Unifpack (Web version 2.0)

A Package for Studying Riemann Surfaces with Symmetry

by Carlos O'Ryan Lira (coryan@mat.puc.cl)

Unifweb World Wide Web front end by Paul Burchard at the Geometry Center, using W3Kit.


Unifpack is a set of programs and C libraries designed to help in the study of Riemann Surfaces. The first version was written in the beginning of 1992 as part of Carlos' undergraduate thesis. See the Unifpack User's Manual for a complete explanation of the program. Here is a brief summary:

Basically Unifpack accepts a presentation of a finite group and calculates the Cayley graph of the group for that presentation. If the presentation is ``admissible'' in the sense described below, Unifpack can calculate a fundamental polygon for a uniformization of a Riemann surface that admits this group as a group of symmetries.

What the Picture Means

The calculated Riemann surface is displayed as a tiling in the hyperbolic plane (Unifpack only works with surfaces of genus > 1). The ``pelt'' of the split-apart surface forms a large tile of which a single copy is displayed. This large tile is then split into smaller tiles representing fundamental domains of the action of the symmetry group on the surface.

Adjusting Parameters

Usually there is a family of Riemann surfaces that admit such a group of symmetries; this maps to a family of fundamental polygons controlled by some parameters. Unifpack lets you change these parameters and thus study the family of Riemann surfaces. Different admissible presentations of the same group generally produce different families of surfaces; the families may even differ in genus.


Although Unifpack normally works with conformal symmetries, in some cases the symmetry group can be extended to include reflection symmetries (which reverse orientation). In these cases, the program offers a boolean ``parameter'' which enables the display of the reflection axes in a lighter color (it's not really a parameter of the Riemann surface).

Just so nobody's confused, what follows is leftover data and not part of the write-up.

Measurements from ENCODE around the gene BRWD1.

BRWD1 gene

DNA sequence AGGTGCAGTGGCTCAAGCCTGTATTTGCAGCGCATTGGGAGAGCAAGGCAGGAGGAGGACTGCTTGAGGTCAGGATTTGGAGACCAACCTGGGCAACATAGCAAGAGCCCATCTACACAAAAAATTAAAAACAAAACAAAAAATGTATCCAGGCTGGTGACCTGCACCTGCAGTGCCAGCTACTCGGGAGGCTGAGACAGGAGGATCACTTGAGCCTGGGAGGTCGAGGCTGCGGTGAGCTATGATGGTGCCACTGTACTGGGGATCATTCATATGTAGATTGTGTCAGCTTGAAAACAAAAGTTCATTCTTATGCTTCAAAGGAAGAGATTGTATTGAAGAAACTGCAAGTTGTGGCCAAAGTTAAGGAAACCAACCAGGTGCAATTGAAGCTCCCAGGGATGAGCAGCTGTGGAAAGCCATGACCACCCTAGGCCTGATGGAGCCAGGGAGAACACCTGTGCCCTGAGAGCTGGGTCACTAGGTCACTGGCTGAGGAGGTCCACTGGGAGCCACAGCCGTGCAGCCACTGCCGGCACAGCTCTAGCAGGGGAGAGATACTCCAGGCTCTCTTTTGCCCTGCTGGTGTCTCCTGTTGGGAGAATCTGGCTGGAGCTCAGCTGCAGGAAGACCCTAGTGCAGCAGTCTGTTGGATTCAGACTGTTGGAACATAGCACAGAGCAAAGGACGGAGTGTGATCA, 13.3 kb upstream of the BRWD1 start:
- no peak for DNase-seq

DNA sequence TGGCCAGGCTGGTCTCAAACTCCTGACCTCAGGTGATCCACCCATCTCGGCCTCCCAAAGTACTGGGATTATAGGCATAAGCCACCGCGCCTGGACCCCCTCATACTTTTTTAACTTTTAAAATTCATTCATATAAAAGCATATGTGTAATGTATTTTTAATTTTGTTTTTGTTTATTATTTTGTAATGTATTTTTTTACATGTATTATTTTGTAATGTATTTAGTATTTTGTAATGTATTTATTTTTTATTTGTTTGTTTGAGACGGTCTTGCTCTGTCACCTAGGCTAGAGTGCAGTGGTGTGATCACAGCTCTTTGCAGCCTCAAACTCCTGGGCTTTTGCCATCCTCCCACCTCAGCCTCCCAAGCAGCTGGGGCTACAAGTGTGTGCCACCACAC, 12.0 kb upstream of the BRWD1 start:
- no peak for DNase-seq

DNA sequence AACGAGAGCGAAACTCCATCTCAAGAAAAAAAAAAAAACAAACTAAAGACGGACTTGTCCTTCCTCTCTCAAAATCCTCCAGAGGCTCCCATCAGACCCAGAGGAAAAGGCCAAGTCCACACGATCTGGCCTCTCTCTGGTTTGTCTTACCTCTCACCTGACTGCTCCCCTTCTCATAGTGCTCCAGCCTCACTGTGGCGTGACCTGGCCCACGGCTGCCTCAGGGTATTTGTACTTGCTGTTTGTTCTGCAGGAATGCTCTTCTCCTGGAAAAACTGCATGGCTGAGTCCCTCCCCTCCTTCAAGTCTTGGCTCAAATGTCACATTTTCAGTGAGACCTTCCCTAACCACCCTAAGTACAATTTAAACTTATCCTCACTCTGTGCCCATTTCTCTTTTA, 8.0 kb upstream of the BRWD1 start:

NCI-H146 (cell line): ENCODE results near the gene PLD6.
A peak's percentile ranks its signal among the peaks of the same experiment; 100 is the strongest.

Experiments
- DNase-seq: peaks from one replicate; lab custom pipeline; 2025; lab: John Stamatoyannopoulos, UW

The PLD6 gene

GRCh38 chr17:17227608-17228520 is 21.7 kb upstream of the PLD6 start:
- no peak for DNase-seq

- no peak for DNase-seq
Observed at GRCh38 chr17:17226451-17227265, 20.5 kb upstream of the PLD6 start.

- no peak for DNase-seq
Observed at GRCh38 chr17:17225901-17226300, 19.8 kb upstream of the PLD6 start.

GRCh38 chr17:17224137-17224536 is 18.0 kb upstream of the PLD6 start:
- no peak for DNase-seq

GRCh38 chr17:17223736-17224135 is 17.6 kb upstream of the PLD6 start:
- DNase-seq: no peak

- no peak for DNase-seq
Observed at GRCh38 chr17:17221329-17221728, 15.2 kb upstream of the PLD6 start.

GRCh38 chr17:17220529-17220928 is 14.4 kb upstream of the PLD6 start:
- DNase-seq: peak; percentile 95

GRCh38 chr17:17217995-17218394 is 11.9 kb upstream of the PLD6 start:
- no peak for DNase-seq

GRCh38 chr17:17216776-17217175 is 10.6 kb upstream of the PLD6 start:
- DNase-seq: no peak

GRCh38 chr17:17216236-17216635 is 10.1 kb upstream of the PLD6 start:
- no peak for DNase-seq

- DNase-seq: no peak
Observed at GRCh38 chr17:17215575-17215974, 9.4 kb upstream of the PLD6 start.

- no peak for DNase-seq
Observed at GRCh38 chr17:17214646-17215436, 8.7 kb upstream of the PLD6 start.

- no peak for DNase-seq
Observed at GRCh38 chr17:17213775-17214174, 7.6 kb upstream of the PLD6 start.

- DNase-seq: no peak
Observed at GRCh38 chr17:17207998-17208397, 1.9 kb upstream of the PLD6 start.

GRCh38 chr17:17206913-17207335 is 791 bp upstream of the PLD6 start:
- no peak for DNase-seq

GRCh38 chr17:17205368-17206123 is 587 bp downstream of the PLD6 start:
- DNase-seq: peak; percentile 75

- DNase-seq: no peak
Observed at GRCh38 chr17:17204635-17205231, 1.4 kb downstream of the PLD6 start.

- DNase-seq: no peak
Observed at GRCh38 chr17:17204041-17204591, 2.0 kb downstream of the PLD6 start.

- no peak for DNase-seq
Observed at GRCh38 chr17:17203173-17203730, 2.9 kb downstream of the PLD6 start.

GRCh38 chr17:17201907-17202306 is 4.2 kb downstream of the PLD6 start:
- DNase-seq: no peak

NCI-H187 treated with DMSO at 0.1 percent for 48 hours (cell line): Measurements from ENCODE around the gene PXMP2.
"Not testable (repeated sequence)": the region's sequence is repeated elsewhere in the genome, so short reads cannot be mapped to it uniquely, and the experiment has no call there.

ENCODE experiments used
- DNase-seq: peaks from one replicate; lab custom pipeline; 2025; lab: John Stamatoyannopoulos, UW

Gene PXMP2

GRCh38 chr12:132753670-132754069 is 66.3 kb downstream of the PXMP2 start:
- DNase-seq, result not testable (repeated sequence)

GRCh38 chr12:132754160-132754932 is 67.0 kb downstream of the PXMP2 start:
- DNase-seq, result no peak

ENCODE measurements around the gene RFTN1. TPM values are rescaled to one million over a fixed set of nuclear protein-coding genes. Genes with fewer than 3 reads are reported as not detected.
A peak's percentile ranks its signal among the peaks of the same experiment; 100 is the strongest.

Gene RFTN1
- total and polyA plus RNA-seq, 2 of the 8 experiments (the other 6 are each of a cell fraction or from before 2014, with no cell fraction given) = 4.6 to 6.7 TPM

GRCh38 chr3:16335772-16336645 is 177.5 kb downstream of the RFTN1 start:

Admissible Presentations

In Unifpack, the symmetry groups are specified using generators and relations. The main difficulty with this form of input is that it is difficult to tell if the group you have defined is finite! However, this is required in order for the program to work.

The second condition for a presentation to be ``admissible'' is that the relations must be written in a special form, listing in order:

  1. a power of each generator;
  2. a power of the product of all the generators; and
  3. other relations consistent with these (optional).
Consistency means in particular that these optional additional relations should not redefine the orders of the generators as specified by the required relations.

In Unifpack, writing out the relations in this form picks out a genus for the Riemann surface. The final condition for ``admissibility'' is that this genus be greater than 1 so that the surface can be displayed using a tiling of the hyperbolic plane.

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